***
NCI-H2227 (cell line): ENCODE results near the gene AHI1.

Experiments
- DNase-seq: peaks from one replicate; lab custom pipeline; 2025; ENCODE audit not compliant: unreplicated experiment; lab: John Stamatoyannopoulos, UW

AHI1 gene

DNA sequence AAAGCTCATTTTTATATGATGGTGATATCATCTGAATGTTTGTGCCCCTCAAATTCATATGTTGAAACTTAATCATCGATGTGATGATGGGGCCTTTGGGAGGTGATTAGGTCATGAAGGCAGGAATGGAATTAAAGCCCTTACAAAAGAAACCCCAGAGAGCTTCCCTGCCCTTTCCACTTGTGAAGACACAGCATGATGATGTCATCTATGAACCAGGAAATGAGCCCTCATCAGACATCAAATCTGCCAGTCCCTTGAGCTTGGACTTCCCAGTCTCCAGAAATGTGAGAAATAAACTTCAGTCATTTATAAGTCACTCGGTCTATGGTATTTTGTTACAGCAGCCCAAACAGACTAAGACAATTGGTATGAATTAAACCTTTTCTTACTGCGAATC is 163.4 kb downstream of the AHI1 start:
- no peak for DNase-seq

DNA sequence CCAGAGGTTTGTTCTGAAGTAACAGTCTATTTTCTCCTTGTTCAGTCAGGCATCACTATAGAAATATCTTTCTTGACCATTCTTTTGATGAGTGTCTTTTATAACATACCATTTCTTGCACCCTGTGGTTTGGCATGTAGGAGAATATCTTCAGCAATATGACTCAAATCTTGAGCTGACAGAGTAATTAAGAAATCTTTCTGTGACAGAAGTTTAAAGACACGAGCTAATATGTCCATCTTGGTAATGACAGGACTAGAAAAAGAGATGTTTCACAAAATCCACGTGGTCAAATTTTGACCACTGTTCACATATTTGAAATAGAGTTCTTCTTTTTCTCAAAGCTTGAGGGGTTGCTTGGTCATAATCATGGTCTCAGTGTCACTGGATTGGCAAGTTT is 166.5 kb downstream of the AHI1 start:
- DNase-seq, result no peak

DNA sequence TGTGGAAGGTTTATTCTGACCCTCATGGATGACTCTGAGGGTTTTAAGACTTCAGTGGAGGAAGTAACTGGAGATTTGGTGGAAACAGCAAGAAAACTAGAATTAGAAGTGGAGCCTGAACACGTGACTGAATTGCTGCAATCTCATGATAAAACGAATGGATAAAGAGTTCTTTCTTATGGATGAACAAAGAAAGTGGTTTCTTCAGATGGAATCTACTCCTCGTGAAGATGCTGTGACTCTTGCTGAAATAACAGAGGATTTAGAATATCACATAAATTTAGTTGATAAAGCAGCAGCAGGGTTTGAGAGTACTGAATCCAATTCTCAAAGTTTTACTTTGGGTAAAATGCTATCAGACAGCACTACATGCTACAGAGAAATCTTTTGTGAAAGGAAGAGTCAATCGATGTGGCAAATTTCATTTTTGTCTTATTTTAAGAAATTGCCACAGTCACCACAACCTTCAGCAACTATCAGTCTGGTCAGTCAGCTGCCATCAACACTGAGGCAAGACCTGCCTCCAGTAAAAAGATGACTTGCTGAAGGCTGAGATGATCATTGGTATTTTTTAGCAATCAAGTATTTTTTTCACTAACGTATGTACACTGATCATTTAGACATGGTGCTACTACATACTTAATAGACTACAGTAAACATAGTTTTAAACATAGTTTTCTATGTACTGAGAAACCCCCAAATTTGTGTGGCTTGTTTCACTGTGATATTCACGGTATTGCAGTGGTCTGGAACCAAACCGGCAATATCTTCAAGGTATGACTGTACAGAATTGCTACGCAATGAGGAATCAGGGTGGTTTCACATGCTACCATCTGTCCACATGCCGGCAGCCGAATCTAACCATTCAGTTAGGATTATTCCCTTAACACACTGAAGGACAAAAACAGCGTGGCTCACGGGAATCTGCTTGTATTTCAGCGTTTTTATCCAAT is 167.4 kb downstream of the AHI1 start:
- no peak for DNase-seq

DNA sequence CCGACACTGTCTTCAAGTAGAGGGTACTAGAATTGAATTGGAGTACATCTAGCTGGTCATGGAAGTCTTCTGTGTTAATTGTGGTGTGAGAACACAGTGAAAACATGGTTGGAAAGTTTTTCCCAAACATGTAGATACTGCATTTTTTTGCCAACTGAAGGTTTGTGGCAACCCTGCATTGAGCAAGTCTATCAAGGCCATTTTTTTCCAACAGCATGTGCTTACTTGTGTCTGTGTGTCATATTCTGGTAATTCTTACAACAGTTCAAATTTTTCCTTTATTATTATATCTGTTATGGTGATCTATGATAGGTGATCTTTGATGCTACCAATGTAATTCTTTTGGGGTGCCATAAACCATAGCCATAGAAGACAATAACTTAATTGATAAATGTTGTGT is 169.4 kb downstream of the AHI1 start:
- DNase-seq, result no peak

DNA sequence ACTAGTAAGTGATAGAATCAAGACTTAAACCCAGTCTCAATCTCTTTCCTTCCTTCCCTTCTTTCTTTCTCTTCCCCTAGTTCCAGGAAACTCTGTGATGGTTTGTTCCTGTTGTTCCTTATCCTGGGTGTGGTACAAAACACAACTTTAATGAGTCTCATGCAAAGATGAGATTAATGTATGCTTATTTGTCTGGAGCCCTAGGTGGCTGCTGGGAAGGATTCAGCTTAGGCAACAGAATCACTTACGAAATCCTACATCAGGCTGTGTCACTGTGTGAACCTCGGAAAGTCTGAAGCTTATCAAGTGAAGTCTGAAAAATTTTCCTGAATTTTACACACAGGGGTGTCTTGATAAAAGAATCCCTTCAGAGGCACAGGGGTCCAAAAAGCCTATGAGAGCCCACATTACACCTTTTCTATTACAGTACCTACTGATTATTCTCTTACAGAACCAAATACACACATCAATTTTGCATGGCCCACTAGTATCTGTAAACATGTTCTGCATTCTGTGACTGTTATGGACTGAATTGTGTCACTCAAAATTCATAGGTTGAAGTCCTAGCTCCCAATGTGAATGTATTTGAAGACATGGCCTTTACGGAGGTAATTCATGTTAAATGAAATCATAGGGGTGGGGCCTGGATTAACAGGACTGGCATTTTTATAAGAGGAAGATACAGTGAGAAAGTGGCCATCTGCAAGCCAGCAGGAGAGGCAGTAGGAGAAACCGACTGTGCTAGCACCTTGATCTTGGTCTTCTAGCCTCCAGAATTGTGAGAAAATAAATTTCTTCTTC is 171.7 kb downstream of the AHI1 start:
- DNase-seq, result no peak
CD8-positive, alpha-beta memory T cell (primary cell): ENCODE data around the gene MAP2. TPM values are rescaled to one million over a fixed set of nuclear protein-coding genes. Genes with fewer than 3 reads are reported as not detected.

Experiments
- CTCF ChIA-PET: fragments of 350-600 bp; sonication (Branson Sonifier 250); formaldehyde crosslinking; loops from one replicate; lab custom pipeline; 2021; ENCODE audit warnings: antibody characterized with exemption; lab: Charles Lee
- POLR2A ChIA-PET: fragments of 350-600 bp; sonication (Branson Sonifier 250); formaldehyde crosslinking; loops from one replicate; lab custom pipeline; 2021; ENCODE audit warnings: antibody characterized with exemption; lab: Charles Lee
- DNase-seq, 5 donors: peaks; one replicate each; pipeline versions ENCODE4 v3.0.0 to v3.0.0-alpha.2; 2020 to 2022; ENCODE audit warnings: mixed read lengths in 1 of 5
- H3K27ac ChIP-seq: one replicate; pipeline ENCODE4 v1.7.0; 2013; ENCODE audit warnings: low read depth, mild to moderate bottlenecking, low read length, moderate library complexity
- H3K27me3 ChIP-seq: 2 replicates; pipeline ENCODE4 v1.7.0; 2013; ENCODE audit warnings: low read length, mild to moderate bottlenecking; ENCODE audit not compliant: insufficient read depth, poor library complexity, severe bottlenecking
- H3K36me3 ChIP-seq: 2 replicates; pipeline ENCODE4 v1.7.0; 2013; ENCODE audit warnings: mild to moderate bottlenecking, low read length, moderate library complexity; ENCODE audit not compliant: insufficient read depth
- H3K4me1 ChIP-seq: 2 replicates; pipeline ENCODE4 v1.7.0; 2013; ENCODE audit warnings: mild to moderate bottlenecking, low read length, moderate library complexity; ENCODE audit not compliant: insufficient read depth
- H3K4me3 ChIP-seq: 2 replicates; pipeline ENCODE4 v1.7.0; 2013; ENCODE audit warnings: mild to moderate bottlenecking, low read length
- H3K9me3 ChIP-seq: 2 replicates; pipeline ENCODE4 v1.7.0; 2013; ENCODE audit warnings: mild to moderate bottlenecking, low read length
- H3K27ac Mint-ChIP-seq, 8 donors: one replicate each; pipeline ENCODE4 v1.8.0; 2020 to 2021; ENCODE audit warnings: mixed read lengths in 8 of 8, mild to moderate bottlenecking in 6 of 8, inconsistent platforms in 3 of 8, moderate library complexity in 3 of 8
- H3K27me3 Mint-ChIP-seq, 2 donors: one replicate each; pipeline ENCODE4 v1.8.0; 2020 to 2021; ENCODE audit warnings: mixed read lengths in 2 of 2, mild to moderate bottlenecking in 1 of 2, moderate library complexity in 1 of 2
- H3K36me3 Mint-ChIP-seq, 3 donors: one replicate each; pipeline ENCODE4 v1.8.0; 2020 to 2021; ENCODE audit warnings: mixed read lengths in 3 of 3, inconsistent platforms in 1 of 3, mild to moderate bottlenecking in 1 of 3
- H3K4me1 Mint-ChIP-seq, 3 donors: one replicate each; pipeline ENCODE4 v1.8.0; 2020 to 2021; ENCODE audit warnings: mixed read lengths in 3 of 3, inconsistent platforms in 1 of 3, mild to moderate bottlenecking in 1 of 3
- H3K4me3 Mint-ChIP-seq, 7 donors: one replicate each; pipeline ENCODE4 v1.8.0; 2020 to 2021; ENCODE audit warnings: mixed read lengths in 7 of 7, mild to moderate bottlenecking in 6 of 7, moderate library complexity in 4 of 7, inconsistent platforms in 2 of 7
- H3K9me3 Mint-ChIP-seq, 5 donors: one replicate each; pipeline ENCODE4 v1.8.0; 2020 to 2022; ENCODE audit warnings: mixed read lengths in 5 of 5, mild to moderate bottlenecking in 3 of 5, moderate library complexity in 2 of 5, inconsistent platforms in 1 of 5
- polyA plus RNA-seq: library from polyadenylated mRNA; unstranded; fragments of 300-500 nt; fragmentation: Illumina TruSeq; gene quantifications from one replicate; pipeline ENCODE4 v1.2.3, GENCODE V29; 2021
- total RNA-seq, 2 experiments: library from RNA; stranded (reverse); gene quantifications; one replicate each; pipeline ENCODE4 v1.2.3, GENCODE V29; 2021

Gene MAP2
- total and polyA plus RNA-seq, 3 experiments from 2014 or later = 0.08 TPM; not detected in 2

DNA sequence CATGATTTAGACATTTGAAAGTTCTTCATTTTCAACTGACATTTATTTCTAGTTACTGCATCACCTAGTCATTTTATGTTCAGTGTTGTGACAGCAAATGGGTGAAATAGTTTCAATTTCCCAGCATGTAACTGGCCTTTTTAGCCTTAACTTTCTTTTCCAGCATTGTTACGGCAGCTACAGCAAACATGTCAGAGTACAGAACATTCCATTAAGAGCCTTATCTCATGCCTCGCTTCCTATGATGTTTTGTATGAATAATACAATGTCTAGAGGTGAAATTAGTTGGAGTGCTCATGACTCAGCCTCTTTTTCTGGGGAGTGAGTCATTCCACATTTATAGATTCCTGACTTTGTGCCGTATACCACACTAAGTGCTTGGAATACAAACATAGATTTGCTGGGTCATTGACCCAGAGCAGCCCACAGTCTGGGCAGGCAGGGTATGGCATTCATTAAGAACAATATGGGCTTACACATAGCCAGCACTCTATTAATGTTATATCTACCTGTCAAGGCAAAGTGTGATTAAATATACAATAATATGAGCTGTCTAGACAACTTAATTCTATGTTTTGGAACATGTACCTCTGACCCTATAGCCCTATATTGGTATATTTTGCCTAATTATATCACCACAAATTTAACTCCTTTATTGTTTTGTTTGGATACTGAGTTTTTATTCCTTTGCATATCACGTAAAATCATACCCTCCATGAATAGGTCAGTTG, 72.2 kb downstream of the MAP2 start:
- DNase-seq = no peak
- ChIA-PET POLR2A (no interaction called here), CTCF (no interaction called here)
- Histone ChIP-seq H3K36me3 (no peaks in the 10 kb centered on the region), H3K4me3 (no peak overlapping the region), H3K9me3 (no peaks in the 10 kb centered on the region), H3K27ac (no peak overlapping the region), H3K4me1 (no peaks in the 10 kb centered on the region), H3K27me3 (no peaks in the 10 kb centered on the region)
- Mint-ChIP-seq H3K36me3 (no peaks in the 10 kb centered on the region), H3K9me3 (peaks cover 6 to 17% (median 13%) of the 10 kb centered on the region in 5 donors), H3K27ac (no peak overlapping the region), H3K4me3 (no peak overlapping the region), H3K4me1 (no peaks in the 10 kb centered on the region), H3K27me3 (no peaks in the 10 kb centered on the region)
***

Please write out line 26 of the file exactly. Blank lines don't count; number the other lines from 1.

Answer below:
- H3K27ac Mint-ChIP-seq, 8 donors: one replicate each; pipeline ENCODE4 v1.8.0; 2020 to 2021; ENCODE audit warnings: mixed read lengths in 8 of 8, mild to moderate bottlenecking in 6 of 8, inconsistent platforms in 3 of 8, moderate library complexity in 3 of 8